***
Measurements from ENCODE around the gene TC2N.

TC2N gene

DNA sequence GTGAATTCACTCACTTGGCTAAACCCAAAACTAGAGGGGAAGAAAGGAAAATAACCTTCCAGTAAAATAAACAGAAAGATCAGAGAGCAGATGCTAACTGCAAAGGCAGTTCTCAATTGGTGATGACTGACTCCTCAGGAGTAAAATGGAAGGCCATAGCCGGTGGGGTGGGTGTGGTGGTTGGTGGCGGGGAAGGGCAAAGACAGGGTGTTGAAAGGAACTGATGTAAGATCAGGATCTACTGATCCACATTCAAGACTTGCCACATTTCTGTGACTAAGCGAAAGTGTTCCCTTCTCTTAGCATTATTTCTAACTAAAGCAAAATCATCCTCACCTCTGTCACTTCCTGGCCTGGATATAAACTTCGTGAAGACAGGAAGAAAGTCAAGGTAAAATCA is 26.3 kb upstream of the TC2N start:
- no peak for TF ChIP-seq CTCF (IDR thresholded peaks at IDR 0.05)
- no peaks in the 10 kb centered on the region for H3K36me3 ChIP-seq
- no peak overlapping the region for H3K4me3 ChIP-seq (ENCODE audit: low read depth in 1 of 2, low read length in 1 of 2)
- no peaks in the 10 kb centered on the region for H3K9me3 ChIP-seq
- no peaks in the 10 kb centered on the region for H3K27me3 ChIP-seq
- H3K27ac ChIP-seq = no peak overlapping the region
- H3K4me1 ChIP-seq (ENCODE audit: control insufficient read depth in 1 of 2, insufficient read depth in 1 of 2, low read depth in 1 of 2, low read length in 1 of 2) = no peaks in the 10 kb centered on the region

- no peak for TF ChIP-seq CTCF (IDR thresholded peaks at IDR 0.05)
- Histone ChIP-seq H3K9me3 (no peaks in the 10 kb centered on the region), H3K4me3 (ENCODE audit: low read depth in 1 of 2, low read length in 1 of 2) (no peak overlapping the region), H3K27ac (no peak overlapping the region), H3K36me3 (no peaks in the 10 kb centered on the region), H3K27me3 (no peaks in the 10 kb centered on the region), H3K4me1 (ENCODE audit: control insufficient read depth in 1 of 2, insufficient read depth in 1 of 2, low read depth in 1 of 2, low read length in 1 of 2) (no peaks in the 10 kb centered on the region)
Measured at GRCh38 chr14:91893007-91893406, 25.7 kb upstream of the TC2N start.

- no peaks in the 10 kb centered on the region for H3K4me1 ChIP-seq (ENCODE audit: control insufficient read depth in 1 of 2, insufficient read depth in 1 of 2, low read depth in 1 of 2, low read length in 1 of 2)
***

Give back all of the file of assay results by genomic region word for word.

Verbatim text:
Measurements from ENCODE around the gene TC2N.

TC2N gene

DNA sequence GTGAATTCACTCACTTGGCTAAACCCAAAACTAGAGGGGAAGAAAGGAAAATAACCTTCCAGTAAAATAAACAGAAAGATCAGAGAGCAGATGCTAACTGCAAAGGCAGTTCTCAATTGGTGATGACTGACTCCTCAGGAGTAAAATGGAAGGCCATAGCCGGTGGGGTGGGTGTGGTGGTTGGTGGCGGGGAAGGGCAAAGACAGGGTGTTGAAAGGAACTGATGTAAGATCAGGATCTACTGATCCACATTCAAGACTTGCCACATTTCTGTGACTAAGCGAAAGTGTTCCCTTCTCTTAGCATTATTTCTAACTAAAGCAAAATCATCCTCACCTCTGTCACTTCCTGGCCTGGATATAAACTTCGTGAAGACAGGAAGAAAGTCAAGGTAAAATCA is 26.3 kb upstream of the TC2N start:
- no peak for TF ChIP-seq CTCF (IDR thresholded peaks at IDR 0.05)
- no peaks in the 10 kb centered on the region for H3K36me3 ChIP-seq
- no peak overlapping the region for H3K4me3 ChIP-seq (ENCODE audit: low read depth in 1 of 2, low read length in 1 of 2)
- no peaks in the 10 kb centered on the region for H3K9me3 ChIP-seq
- no peaks in the 10 kb centered on the region for H3K27me3 ChIP-seq
- H3K27ac ChIP-seq = no peak overlapping the region
- H3K4me1 ChIP-seq (ENCODE audit: control insufficient read depth in 1 of 2, insufficient read depth in 1 of 2, low read depth in 1 of 2, low read length in 1 of 2) = no peaks in the 10 kb centered on the region

- no peak for TF ChIP-seq CTCF (IDR thresholded peaks at IDR 0.05)
- Histone ChIP-seq H3K9me3 (no peaks in the 10 kb centered on the region), H3K4me3 (ENCODE audit: low read depth in 1 of 2, low read length in 1 of 2) (no peak overlapping the region), H3K27ac (no peak overlapping the region), H3K36me3 (no peaks in the 10 kb centered on the region), H3K27me3 (no peaks in the 10 kb centered on the region), H3K4me1 (ENCODE audit: control insufficient read depth in 1 of 2, insufficient read depth in 1 of 2, low read depth in 1 of 2, low read length in 1 of 2) (no peaks in the 10 kb centered on the region)
Measured at GRCh38 chr14:91893007-91893406, 25.7 kb upstream of the TC2N start.

- no peaks in the 10 kb centered on the region for H3K4me1 ChIP-seq (ENCODE audit: control insufficient read depth in 1 of 2, insufficient read depth in 1 of 2, low read depth in 1 of 2, low read length in 1 of 2)